My toolset for digital sketching: Wacom One and Sketchbook Pro

My desk set up with Mac laptop, external display, and Wacom One pen display.


Before the COVID-19 pandemic, I worked in an office with 2 wall-sized whiteboards and carried notebooks and pens with me. I diagrammed many times a week, in meetings and in private as a thinking exercise.

I’ve been working this way for all of my professional life, and I have a long background in user experience and information architecture. That is to say, drawing concepts may be more normal for me than others in business.

For months following the work-from-home orders here in Michigan, my drawing for business was orphaned.

For a while, I felt less effective in my job. Certainly less satisfied. So I set out to find a set up that works for me. Here it is.

My setup

I’m a Mac user, but this ought to work on Windows too. (If you just use iOS, you probably feel like you have this solved already.)

  • Laptop (I’m on a MacBook Pro, 16-inch 2021)
  • Wacom One pen display
  • Adapter to make it easy to connect and disconnect the Wacom One to the laptop.
    • I’m using an Anker USB C hub. The USB C from the hub plugs into the laptop, and the HDMI and USB from the Wacom plug into the hub.
  • Sketchbook Pro
My desk set up with Mac laptop, external display, and Wacom One pen display.
My home office is set with Wacom One pen display for drawing, alongside my laptop and external display.


Sketching tools have to be quick to hand—or you won’t use them.

The principle is that my toolset should enhance my visual thinking and communication abilities, not get in the way of them. That means they should be easy and immediate.

I’ve watched colleagues use their iPads for this same purpose. It works, just not as well in my estimation.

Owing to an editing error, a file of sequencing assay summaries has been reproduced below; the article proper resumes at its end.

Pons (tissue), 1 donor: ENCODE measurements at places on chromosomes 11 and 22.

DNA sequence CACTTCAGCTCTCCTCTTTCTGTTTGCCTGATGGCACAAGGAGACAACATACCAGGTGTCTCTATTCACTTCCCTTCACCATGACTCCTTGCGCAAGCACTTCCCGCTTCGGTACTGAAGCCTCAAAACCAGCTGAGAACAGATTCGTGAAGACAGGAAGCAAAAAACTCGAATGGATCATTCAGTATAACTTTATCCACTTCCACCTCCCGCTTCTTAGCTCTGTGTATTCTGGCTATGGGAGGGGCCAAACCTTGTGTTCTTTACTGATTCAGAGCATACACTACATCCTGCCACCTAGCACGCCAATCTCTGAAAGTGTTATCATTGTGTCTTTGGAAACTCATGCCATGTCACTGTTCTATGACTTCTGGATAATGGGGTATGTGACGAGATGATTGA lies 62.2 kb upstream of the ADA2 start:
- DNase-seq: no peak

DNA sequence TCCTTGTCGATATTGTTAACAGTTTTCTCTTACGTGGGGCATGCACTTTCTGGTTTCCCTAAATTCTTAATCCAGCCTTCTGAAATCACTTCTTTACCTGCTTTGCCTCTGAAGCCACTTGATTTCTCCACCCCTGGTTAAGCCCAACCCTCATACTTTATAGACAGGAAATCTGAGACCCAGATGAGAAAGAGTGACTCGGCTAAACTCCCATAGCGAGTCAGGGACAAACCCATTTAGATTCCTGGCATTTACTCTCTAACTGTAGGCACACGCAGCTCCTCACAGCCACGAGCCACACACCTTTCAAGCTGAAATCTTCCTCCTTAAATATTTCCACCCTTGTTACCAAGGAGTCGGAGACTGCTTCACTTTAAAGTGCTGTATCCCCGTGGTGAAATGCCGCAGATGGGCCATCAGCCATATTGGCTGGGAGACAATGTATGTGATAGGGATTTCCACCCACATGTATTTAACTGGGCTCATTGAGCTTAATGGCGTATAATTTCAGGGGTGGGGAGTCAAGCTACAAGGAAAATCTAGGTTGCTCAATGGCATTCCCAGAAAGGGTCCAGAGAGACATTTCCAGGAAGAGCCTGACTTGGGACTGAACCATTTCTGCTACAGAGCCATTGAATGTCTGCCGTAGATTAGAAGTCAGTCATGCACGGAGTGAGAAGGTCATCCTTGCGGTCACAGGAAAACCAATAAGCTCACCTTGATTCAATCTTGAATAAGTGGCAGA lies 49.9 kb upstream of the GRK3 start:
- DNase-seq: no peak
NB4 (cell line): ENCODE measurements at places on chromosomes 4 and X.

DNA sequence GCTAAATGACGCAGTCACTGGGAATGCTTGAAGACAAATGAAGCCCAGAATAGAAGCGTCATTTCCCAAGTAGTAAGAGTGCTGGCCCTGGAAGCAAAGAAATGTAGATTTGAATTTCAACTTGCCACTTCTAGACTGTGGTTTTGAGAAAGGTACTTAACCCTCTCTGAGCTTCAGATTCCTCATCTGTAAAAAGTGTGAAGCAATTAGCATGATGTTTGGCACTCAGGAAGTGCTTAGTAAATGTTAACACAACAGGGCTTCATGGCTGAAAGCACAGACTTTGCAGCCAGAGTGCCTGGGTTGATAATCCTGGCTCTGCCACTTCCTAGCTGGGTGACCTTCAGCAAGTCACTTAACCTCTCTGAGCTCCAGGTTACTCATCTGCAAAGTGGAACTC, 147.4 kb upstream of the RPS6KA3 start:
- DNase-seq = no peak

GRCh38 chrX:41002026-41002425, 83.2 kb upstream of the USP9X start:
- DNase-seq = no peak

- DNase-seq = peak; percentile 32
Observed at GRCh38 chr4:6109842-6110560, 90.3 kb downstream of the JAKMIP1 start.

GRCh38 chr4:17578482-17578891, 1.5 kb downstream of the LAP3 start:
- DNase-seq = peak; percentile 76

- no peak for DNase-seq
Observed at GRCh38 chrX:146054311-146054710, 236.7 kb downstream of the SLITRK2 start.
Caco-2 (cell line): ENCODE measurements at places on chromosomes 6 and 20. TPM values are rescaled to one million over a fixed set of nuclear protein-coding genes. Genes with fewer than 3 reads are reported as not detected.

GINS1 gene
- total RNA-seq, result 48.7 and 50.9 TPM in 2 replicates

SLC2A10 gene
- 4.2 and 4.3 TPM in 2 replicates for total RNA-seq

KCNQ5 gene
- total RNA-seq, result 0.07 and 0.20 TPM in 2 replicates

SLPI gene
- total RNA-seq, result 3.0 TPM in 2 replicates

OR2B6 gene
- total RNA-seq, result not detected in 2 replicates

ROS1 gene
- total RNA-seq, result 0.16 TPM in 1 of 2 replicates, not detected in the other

(If you are brand loyal to Apple, you will disagree with me, you just won’t be rational about it.)

I have a rule of thumb that I should be able to start sketching within a couple seconds of feeling the urge to do so.

And, I should be able to share my sketching tool instantly (not: oh, hold on, let me get this, oh dang, almost there, can you see this, no?, what about now? something isn’t working, let me reconnect to zoom, hold on…) on Zoom meetings.

The Wacom One doesn’t travel well, and I accept that trade-off.

When I drive into the office to work, because of the cables tethering it all together, I usually leave the Wacom One in my home office where I do most of my work.

And when I have brought it in, the set up hassle led me to leave it in the bag until I thought I would need it. But then I fell prey to the first principle above and didn’t use it at all, even when I had the urge.

So, when I get to the point where I’m working in the office again more routinely, I’ll probably need two Wacom One displays: one for the office and one for the home office.

Seems wasteful right? Yeah, that’s why I haven’t done it yet, but when frugality hurts creativity and productivity, it has gone too far. In truth, I’ve already put it off too long.

Sketchbook is not collaborative

On the extremely rare circumstances where I need to work simultaneously with other people on a board, I’m already not using Sketchbook.

Other tools that work for this that I have used include Zoom’s whiteboard feature and Miro.

99% of the time though, I’m sketching for my own sense making work or to explain and communicate something. For those, Sketchbook is ideal.

When I say “sketching” don’t think artistic

There is no art going on here.

When I sketch, I’m literally drawing stick figures, boxes, arrows, circles, and text. Sometimes some of those will be in color.

When explaining, I’m often talking about the ideas as I’m drawing them.

And I’ve erased most of these diagrams after I’ve drawn them. These are throw-away moments of communication; and if I need to communicate it again, I can draw it again. (Or the session was recorded.)

Here’s a 5 minute video, using this set up, showing basic shapes. Enjoy!

If you want a reference for thinking and communicating visually, I have two recommendations, in order.

  1. Back of the Napkin by Dan Roam
  2. Sketching User Experiences: The Workbook by Greenberg, et al. (Bill Buxton’s Sketching User Experiences book is great too, just less how-to.)

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